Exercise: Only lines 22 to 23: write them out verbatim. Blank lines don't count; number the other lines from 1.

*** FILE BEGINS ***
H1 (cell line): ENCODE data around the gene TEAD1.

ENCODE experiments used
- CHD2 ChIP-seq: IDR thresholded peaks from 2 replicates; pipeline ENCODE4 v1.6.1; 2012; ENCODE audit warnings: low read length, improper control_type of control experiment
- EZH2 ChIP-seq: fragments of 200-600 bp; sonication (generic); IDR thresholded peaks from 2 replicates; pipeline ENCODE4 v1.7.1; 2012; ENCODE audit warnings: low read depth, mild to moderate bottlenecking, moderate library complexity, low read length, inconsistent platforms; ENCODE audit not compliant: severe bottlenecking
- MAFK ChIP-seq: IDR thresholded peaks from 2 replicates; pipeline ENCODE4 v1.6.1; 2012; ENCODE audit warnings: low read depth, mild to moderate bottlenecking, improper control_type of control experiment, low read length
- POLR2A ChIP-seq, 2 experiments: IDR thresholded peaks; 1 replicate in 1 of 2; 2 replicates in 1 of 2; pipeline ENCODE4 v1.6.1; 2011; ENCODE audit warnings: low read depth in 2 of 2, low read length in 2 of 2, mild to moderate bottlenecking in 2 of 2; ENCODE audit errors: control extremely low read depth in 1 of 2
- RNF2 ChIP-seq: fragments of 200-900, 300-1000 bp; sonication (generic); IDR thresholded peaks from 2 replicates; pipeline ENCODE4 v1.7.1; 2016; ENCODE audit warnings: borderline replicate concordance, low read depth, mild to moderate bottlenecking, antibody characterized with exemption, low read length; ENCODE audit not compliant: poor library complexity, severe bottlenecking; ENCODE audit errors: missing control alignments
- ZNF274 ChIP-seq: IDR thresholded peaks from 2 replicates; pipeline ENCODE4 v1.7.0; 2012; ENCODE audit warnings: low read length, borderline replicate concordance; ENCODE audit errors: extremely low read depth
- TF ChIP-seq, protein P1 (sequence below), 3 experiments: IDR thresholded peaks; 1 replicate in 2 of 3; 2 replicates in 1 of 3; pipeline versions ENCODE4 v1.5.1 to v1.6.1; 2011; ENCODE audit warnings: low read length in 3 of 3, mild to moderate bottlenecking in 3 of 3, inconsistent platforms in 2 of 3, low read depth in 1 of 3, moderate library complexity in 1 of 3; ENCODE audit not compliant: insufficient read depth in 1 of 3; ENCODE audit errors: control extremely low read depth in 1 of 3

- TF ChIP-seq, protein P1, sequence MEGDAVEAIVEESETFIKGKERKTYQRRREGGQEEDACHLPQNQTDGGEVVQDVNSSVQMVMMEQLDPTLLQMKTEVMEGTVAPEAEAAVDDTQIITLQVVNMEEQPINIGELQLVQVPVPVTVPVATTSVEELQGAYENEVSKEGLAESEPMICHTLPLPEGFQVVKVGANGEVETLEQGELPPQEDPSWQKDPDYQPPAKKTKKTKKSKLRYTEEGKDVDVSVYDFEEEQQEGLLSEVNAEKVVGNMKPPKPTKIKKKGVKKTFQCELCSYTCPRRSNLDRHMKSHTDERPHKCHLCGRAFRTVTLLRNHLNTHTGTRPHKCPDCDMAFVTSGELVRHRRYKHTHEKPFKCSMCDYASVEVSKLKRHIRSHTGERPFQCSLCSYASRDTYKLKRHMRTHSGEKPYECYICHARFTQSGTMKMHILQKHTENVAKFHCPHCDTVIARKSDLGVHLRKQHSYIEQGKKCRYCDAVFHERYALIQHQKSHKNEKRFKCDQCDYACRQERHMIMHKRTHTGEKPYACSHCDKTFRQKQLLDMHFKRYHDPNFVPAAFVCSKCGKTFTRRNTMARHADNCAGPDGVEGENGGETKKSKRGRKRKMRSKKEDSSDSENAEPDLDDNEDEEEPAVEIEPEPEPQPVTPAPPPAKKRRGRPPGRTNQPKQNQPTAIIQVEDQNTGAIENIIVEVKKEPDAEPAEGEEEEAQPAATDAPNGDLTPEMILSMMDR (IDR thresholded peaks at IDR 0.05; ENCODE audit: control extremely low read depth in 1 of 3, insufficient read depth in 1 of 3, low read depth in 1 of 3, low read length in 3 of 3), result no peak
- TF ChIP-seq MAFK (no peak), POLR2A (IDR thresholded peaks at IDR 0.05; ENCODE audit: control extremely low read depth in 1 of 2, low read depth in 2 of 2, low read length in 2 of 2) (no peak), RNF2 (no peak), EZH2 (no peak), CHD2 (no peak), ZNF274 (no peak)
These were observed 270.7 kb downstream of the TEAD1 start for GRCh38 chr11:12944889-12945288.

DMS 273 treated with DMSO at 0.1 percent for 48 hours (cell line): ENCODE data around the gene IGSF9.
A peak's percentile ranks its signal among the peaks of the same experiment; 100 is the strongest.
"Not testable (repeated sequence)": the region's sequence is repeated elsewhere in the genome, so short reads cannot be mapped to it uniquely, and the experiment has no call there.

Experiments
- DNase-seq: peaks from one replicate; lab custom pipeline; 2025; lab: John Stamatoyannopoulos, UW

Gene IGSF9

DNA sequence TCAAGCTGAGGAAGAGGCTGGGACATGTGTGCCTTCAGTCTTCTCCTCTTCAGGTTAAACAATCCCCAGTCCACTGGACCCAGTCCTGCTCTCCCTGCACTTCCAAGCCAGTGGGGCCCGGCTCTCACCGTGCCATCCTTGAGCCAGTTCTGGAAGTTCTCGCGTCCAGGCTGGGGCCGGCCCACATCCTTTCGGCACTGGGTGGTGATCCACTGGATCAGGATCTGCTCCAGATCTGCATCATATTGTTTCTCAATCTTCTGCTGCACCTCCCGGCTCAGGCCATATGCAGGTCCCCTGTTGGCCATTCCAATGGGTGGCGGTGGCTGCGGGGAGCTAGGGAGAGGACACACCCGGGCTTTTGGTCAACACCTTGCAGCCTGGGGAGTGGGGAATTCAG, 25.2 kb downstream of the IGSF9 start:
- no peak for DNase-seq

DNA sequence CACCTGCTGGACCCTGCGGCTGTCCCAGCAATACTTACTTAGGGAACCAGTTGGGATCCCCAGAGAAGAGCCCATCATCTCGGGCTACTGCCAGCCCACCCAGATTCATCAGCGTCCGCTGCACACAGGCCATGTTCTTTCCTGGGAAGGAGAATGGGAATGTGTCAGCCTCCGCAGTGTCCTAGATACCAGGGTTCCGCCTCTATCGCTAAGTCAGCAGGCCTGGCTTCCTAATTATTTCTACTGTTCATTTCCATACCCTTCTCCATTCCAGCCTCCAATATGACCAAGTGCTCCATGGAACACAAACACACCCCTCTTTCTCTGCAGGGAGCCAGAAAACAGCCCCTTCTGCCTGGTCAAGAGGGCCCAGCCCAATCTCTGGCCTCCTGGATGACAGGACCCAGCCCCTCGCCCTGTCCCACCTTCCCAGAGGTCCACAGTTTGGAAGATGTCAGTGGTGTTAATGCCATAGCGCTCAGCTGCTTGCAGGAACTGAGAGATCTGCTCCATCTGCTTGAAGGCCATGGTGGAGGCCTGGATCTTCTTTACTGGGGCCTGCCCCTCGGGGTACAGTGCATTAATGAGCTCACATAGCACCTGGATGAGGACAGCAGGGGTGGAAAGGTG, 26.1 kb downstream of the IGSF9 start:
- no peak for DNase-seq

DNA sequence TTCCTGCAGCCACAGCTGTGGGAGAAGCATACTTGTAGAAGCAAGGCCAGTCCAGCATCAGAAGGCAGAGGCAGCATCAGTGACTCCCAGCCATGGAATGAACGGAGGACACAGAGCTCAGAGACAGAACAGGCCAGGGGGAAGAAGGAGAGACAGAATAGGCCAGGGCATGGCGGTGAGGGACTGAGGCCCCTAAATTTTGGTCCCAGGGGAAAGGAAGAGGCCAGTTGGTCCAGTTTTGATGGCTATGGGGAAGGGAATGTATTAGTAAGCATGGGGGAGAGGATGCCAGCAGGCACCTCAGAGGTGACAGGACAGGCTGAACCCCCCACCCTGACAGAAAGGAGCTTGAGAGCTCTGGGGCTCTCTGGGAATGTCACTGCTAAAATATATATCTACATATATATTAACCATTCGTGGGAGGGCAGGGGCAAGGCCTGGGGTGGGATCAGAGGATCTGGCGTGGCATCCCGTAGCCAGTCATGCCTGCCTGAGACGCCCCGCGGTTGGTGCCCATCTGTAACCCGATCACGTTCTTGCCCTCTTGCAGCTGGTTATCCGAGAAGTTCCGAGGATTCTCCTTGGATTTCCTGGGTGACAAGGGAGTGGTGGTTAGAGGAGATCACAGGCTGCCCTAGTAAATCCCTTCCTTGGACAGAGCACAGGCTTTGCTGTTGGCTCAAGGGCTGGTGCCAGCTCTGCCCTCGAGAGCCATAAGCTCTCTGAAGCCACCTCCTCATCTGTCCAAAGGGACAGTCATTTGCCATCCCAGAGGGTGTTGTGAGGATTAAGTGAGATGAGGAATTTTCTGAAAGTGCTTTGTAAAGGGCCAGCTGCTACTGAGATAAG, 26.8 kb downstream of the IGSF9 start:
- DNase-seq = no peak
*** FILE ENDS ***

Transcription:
- no peak for DNase-seq

DNA sequence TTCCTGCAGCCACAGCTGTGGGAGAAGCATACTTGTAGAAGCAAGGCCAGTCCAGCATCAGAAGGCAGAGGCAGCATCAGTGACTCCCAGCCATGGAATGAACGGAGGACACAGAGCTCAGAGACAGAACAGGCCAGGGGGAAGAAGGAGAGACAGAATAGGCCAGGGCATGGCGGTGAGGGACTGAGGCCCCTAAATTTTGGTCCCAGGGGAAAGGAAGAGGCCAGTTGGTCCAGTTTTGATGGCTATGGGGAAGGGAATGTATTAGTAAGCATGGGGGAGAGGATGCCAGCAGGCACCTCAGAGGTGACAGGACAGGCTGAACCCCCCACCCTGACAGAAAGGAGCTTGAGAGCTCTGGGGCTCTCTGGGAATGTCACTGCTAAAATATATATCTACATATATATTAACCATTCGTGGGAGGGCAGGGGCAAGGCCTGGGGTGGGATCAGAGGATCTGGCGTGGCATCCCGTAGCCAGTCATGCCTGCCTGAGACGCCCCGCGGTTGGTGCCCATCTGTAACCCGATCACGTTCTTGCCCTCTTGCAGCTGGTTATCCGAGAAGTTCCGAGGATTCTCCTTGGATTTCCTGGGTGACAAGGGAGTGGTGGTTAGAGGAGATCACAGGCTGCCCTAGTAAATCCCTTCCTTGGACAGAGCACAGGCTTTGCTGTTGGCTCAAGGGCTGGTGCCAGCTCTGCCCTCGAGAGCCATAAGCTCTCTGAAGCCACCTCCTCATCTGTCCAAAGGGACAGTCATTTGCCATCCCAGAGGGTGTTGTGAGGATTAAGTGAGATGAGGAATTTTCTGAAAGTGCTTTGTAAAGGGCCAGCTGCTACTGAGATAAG, 26.8 kb downstream of the IGSF9 start: